Before we get to the latest legislative news, I want to recognize Memorial Day is Monday. Please remember the reason for Memorial Day as we honor those members of our military who have given the ultimate sacrifice for their country. Although we face challenges, this is still the greatest country in the world.
As for notes from the Capitol, the 2022 legislative session ended rather quietly this week, minus the last-minute rush of bills to be passed before the midnight Sunday deadline. Only one of the major supplemental budget bills – the one dealing with agriculture, drought relief and broadband – made it to the governor's desk to become law. Several others were close, including a major tax bill, but most of the others had spending differences so far apart that conferees were not able to come to agreement of them.
It came down to the issue of how to deal with our state's huge state budget surplus, now at about $7 billion after funding the replacement of the Unemployment Trust Fund at a cost of $2.7 billion. The two sides had vastly different ideas, with the DFL wanting to spend much of it, while Republicans wanted to see most of it go for tax relief. The House plan was to increase the state budget by 15 percent, while over in the Senate the emphasis was on eliminating the tax on Social Security and lowering the first tier rate on Minnesota's income tax.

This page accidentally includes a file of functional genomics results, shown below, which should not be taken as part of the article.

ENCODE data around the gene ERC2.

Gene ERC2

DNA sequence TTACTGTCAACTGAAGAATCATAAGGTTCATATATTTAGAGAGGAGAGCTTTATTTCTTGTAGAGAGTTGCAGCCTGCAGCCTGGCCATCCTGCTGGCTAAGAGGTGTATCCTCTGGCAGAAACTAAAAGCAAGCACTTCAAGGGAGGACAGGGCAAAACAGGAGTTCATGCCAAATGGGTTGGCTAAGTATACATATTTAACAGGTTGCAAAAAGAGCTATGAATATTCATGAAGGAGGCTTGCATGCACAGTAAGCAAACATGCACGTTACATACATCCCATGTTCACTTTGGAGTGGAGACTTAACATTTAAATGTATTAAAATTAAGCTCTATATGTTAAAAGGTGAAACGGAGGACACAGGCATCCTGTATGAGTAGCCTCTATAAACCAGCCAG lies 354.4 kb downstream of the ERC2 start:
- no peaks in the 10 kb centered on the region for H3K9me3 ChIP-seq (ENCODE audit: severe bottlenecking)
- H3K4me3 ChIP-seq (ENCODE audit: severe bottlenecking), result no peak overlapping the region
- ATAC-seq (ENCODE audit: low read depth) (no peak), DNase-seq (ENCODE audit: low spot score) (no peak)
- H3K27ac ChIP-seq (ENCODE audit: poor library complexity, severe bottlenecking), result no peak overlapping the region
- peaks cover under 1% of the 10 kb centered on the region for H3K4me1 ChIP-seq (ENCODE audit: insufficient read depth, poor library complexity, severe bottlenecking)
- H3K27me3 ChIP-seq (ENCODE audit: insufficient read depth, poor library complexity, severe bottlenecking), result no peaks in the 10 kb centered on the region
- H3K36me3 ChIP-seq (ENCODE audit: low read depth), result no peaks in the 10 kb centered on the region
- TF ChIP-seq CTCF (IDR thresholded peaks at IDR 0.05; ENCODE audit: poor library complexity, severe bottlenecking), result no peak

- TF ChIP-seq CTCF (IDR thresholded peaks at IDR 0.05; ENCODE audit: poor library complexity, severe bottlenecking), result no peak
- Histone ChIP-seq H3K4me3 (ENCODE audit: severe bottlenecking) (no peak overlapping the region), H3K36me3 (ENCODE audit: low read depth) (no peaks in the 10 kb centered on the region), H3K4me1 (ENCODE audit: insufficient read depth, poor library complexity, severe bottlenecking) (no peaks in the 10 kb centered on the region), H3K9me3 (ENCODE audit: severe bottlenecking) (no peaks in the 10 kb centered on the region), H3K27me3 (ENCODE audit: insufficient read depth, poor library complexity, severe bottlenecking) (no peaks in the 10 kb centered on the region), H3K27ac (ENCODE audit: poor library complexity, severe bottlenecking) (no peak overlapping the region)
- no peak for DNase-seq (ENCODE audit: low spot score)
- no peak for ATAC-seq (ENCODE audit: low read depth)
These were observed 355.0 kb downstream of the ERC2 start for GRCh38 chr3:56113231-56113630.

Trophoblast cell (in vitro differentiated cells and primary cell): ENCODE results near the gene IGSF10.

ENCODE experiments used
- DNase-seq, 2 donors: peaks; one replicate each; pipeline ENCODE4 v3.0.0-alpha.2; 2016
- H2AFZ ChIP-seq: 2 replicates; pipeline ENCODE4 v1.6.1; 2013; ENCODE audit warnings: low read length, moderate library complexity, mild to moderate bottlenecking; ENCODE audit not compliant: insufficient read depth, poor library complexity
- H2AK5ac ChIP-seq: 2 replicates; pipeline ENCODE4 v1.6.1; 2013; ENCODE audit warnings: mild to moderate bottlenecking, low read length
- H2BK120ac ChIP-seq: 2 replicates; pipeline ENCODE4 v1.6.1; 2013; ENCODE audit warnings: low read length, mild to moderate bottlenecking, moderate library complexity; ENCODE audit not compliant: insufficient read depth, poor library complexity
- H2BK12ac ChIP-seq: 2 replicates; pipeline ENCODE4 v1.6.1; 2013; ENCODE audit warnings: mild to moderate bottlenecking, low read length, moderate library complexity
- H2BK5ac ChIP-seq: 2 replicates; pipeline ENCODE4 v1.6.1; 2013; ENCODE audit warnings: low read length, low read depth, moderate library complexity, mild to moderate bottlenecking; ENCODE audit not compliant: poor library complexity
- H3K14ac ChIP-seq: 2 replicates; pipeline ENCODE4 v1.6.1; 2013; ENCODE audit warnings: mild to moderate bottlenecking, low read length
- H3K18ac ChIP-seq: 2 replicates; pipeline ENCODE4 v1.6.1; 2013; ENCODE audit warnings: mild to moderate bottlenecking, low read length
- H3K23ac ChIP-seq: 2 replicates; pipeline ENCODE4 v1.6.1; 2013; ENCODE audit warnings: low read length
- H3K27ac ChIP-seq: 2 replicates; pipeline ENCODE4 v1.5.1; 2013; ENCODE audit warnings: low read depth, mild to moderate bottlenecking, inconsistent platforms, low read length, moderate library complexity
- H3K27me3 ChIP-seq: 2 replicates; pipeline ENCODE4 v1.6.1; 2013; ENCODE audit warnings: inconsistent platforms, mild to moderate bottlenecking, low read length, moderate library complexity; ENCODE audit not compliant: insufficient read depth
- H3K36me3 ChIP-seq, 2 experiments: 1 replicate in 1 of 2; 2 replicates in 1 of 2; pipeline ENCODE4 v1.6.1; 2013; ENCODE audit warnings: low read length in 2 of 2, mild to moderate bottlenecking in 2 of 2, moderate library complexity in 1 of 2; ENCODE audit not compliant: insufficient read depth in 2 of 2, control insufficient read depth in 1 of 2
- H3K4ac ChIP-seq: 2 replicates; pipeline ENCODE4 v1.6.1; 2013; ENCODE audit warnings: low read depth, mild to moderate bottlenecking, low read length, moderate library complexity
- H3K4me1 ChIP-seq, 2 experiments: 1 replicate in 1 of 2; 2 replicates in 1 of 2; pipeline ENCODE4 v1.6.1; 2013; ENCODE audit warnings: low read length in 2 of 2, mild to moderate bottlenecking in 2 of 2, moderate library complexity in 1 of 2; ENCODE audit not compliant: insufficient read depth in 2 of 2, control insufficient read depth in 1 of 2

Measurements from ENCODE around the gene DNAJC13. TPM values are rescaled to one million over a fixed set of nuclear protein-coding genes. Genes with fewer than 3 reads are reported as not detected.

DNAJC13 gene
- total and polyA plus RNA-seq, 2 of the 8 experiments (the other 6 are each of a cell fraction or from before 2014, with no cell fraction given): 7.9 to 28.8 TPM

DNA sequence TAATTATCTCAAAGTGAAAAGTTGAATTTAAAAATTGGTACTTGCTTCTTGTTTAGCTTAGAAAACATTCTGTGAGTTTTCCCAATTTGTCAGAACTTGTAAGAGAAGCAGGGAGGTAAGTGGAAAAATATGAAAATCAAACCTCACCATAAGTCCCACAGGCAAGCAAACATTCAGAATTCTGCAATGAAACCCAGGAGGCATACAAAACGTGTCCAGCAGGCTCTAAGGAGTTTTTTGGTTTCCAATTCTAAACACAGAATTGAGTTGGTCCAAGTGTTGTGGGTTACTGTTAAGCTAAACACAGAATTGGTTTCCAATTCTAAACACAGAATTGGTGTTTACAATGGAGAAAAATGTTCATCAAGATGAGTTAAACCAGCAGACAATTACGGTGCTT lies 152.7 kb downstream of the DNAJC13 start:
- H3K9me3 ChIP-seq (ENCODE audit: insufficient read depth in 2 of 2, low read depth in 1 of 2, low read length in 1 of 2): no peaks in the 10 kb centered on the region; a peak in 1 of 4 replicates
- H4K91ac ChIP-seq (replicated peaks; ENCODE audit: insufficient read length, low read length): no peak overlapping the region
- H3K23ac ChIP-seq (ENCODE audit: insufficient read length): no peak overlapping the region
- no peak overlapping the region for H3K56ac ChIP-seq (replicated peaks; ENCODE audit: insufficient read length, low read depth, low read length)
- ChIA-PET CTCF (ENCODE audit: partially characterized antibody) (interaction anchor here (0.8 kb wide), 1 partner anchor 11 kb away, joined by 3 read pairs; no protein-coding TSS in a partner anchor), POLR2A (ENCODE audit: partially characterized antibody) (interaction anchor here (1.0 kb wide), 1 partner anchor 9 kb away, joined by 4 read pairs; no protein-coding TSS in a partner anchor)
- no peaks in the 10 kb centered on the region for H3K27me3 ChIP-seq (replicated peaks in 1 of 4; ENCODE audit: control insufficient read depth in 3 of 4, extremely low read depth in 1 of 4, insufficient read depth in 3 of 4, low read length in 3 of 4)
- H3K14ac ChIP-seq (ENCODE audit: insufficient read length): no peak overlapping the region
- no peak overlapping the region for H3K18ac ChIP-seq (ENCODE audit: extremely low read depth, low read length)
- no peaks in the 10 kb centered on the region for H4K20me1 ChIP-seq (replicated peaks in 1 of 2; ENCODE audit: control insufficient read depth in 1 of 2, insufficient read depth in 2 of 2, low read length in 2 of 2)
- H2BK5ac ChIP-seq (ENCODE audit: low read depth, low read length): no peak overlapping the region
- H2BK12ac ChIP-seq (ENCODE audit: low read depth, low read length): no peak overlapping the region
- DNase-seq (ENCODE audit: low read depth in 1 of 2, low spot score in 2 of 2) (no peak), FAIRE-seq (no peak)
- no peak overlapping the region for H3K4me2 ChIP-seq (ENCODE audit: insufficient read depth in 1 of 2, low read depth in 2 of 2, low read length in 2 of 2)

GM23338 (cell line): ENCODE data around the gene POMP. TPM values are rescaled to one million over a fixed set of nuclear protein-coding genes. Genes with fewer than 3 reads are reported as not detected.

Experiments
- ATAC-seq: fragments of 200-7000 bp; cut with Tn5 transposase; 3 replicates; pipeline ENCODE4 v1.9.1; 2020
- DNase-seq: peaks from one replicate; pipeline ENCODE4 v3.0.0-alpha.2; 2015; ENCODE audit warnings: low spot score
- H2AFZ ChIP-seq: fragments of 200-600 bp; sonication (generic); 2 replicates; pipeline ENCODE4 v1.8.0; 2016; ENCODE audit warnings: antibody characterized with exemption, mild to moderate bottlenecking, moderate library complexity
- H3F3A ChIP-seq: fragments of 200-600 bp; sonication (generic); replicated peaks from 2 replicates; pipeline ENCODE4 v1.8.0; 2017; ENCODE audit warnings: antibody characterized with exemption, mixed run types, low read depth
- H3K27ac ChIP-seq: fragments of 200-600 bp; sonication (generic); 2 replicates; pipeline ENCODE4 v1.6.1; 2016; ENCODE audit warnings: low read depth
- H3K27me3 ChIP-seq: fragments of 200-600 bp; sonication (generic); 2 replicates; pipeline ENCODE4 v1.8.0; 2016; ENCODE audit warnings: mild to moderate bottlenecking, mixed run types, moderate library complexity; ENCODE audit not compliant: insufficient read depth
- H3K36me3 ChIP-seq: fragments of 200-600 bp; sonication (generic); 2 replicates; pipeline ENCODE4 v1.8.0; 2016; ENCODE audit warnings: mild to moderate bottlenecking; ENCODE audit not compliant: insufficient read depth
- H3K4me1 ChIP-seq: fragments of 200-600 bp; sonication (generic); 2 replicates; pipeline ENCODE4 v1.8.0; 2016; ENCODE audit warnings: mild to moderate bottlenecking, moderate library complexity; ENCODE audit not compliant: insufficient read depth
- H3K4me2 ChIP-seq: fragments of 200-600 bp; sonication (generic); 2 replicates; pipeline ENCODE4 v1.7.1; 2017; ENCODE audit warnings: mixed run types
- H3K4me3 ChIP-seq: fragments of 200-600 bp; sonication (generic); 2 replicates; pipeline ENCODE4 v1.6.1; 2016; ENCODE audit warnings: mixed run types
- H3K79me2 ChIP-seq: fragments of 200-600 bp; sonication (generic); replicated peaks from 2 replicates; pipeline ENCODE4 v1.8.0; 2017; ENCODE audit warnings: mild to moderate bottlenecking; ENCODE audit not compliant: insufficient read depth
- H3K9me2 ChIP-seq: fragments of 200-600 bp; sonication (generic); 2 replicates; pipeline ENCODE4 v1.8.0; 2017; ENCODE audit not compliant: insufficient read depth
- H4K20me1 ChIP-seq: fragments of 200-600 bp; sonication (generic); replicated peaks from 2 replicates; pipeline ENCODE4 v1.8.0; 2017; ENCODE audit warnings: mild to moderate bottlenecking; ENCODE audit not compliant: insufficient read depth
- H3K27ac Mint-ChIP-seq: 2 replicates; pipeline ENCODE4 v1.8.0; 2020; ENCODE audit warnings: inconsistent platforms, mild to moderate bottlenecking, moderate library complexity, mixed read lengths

After the session had just adjourned, talk was already spreading that we'd be called back for a special session. I'm not so sure. In most cases, agreement on legislation is reached prior to us being called back, and that's going to be difficult. The only two spending bills that were close to agreement in the final days of session were the tax bill and a bonding bill. It looked as if the bonding bill was going to make it to the floor, but last-minute negotiations during the weekend failed to resolve an impasse between the two chambers.
It seemed a bit unusual to still be talking about drought aid for farmers when most parts of the state are having planting delays caused by too much rain this year. The bill was delayed by the inclusion of millions for dollars for the DNR in the House version. In fact, the $10 million for tree planting was more than the amount designated to help farmers deal with the high cost of purchasing forage for their livestock during last summer's drought. In the end, the House DFL agreed to lower the DNR portion down to $5 million, while the amount set aside for aid to farmers was actually increased to just over $8 million in direct grants.
There will also be a large influx of spending for broadband here in Minnesota. At least $60 million in federal dollars was designated for that purpose, along with $25 million in state funding. The concern with relying on the federal money is that we don't know for sure when it will be released. That's the reason no broadband construction was done last year as the federal dollars were not made available. So it's good that at least some state dollars can get projects going this year while we wait for the release of the much bigger chunk of federal money.
Spring planting is very much being delayed this year by the cold and wet weather we are experiencing. Crop insurance deadlines are fast approaching for corn and soybeans, while the deadline for wheat has already passed. Farmers may still elect to plant corn past the June 1 deadline because of the current high price for the commodity, but they will have their crop insurance guarantee drop every day past the deadline.
Until next time, hope you have a good Memorial Day weekend. Please stay in touch.